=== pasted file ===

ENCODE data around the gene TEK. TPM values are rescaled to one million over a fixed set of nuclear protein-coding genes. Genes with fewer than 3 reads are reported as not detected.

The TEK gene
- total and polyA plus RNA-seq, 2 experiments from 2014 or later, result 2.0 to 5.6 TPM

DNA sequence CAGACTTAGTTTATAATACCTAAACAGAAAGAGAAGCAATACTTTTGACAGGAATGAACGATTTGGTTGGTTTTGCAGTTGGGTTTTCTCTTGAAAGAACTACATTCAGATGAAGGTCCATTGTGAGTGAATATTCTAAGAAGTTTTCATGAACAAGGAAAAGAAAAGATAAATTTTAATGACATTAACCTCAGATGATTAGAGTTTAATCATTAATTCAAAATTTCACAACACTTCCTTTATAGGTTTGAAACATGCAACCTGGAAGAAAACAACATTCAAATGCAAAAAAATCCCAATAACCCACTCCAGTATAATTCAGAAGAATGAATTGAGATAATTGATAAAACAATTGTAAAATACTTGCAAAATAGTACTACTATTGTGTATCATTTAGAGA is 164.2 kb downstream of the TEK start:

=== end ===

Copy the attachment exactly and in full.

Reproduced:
ENCODE data around the gene TEK. TPM values are rescaled to one million over a fixed set of nuclear protein-coding genes. Genes with fewer than 3 reads are reported as not detected.

The TEK gene
- total and polyA plus RNA-seq, 2 experiments from 2014 or later, result 2.0 to 5.6 TPM

DNA sequence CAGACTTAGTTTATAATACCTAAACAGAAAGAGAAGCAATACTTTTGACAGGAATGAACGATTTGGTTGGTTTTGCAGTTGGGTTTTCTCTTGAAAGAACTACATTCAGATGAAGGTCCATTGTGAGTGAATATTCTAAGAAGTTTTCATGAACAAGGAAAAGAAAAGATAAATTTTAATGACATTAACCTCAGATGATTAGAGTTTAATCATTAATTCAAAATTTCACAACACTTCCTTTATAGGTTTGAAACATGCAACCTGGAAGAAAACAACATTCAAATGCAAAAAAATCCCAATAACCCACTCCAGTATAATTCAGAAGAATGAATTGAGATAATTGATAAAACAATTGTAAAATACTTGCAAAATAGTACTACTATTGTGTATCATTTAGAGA is 164.2 kb downstream of the TEK start: